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P&S Journal

P&S Journal: Fall 1995, Vol.15, No.3
Psychoanalytic Center, 50 Years Later: Where It's Been, Where It's Going: By Roger A. MacKinnon, M.D.

Founders of the Center for Psychoanalytic Training and Research at P&S included, left to right, Nolan D.C. Lewis, George Daniels, Abram Kardiner, and Sandor Rado.
n July 1944, P&S established the first university-affiliated psychoanalytic institute accredited by the American Psychoanalytic Association. Columbia's Center for Psychoanalytic Training and Research started its first class in January 1945 and has graduated more than 350 psychoanalysts.

The center's founders-Dr. Nolan D.C. Lewis (then chairman of the Department of Psychiatry), Dr. George Daniels, Dr. Abram Kardiner, Dr. David Levy, and Dr. Sandor Rado (the center's first director)-believed that the future of psychoanalysis lay in its becoming an integral part of a university's medical education with its tradition of intellectual and academic exploration.

Dr. Lawrence C. Kolb, who became chairman of the Department of Psychiatry in 1954, played an important role in the Psychoanalytic Center's further growth and maturation. When the founders retired, a new generation of psychoanalysts were trained and new areas of emphasis developed. For example, Dr. Viola Bernard, the only living member of the original faculty, and Dr. Kolb organized the first school of community psychiatry.

In the late 1950s, Dr. Arnold Cooper and Dr. Willard Gaylin were invited by Lionel Trilling, then chairman of the English Department, to teach a course on psychoanalysis to Columbia College undergraduates. From this invitation came a long intellectual collaboration between Dr. Cooper and the English department and between Dr. Gaylin and the law school. Such interdisciplinary work continued throughout the history of the center and has spread psychoanalytic concepts by attracting scholars for partial training in psychoanalysis.

As the center developed during the second 20 years, it began to reach out to the larger psychoanalytic community and to establish itself as a mainstream institute, encouraging the development of current psychoanalytic perspectives with an emphasis on metapsychology.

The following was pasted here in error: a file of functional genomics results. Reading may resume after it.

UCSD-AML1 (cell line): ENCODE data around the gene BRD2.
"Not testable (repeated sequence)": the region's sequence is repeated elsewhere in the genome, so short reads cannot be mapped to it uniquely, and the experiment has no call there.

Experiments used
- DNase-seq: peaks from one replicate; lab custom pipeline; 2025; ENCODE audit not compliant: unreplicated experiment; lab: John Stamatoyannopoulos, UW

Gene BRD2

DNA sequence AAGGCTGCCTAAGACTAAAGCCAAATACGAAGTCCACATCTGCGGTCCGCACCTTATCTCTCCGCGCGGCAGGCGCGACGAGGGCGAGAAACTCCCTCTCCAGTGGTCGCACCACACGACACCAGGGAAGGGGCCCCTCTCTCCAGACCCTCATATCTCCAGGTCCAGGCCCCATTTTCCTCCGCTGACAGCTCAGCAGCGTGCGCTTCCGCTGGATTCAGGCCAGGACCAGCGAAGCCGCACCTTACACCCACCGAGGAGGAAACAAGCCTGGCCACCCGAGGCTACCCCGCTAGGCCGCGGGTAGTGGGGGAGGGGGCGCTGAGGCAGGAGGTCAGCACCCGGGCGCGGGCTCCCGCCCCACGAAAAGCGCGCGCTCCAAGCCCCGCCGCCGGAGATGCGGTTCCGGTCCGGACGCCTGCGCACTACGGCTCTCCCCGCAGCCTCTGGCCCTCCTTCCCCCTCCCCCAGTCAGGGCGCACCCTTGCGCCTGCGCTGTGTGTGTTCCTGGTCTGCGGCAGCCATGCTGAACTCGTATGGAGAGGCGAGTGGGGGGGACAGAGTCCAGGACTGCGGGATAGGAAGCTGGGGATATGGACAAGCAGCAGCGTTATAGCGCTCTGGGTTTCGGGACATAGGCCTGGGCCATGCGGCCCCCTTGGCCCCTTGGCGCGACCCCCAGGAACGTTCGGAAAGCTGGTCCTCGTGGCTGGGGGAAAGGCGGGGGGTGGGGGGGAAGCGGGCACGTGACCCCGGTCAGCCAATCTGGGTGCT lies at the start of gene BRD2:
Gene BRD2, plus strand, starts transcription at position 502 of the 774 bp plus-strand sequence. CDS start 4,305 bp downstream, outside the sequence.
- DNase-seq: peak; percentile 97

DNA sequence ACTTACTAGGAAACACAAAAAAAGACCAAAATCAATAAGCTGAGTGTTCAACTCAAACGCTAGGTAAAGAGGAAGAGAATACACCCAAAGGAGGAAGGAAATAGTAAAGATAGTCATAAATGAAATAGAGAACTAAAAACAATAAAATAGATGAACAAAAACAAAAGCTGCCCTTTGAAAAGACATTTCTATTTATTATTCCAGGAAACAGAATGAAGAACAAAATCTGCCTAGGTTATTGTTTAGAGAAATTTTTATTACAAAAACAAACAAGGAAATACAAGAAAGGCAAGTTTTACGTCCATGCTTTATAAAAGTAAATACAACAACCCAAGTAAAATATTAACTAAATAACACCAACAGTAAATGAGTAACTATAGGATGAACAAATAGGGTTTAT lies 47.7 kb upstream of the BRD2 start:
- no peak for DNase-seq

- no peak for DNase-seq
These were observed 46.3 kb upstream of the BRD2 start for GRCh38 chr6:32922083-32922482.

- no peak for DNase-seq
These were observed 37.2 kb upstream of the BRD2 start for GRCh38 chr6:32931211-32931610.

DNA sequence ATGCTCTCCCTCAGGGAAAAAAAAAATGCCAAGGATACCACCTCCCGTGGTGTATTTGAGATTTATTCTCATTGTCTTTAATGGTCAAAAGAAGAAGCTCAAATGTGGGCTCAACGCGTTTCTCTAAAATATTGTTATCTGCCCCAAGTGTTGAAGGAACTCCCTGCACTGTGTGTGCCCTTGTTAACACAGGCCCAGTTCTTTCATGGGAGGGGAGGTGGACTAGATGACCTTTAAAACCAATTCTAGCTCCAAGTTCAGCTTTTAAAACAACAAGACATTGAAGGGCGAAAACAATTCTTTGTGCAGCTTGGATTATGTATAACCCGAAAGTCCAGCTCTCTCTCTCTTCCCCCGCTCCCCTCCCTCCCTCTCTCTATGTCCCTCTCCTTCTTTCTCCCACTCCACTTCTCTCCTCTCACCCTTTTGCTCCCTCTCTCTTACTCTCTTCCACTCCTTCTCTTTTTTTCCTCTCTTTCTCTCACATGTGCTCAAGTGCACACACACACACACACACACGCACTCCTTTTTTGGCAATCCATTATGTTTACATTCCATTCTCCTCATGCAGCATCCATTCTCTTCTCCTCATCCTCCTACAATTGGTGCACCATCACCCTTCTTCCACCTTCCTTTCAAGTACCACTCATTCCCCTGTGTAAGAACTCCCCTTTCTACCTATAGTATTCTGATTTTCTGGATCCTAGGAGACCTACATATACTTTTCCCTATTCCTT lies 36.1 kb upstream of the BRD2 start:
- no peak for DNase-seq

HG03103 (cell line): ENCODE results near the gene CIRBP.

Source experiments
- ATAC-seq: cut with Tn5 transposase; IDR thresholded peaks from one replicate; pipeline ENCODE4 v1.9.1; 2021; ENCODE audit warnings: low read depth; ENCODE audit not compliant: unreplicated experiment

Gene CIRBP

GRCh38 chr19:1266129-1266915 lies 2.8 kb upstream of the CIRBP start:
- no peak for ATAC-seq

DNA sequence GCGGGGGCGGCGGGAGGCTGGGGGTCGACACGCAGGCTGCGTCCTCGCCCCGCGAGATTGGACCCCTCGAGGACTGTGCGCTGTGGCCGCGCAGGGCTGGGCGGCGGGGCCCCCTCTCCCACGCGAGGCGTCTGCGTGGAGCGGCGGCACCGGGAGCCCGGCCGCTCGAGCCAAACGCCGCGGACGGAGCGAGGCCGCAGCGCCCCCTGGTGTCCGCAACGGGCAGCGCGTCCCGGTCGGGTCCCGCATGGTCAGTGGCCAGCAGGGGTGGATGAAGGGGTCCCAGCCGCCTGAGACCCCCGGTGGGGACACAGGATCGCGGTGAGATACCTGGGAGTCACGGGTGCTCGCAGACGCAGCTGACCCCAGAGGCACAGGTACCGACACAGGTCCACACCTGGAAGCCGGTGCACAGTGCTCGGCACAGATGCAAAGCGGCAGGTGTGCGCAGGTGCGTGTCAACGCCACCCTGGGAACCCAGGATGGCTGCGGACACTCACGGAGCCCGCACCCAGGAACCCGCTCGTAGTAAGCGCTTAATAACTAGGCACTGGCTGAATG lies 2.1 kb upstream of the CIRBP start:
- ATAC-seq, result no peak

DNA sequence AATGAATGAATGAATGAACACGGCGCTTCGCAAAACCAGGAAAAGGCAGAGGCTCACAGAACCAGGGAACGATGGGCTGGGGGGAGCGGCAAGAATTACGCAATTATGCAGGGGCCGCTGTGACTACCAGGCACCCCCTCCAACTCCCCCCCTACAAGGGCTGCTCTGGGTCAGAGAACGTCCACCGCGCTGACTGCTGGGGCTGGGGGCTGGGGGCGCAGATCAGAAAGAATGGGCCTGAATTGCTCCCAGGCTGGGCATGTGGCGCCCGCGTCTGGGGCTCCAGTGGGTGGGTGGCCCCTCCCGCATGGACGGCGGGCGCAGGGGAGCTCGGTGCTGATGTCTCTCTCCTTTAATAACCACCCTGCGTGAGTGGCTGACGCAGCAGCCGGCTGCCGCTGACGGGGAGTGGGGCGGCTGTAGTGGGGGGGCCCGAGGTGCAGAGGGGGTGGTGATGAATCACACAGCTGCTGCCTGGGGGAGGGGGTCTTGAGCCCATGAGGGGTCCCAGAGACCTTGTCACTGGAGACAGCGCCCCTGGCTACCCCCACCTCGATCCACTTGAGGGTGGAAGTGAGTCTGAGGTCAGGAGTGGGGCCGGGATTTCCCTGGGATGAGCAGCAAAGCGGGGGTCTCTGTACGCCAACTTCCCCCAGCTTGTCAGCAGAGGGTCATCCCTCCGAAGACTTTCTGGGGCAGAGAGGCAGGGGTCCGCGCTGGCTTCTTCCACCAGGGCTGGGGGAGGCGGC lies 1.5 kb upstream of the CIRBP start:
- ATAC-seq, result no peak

The original psychosomatic service was replaced by the Psychiatric Consultation and Liaison Service, headed by Dr. Donald Kornfeld and eight other graduates of the center. Important work has been done on Type A personalities, body image disturbances, and psychological reactions to physical illness and cardiac surgery. During the 1970s, Columbia developed a Child Analytic Training Program.

Today the center is busy restoring the prominent focus on research that its founders believed was crucial. A research committee has been formed under the chairmanship of Dr. Steven Roose, with the assistance of the Department of Psychiatry for help with scientific methodology and practical guidance in the development of reliable and valid instruments to measure analytic change.

For the past two years the main focus of the center's research has been determining the feasibility of outcome studies in psychoanalysis. The Research Committee recommended an initial study about the application of psychotherapy research methodology to the psychoanalytic situation.

Several faculty members have completed a study on "The Fate of Control Cases," which offers the first data in the literature about what happens to control cases after the center's candidates graduate. Several other researchers are examining use of medication in combination with psychoanalysis.

To better serve researchers, the center is developing a database of patient records, including clinical diagnosis, SCID diagnosis, and initial depression and anxiety rating scores. The database is expected to help the center more effectively track patients through the course of their treatment.

Roger A. MacKinnon, M.D., is the eighth director of the center and the first with a P&S degree (1950). He is professor of clinical psychiatry at P&S, where he has spent his entire career except for an internship and two years in the Navy.

copyright ©, Columbia-Presbyterian Medical Center

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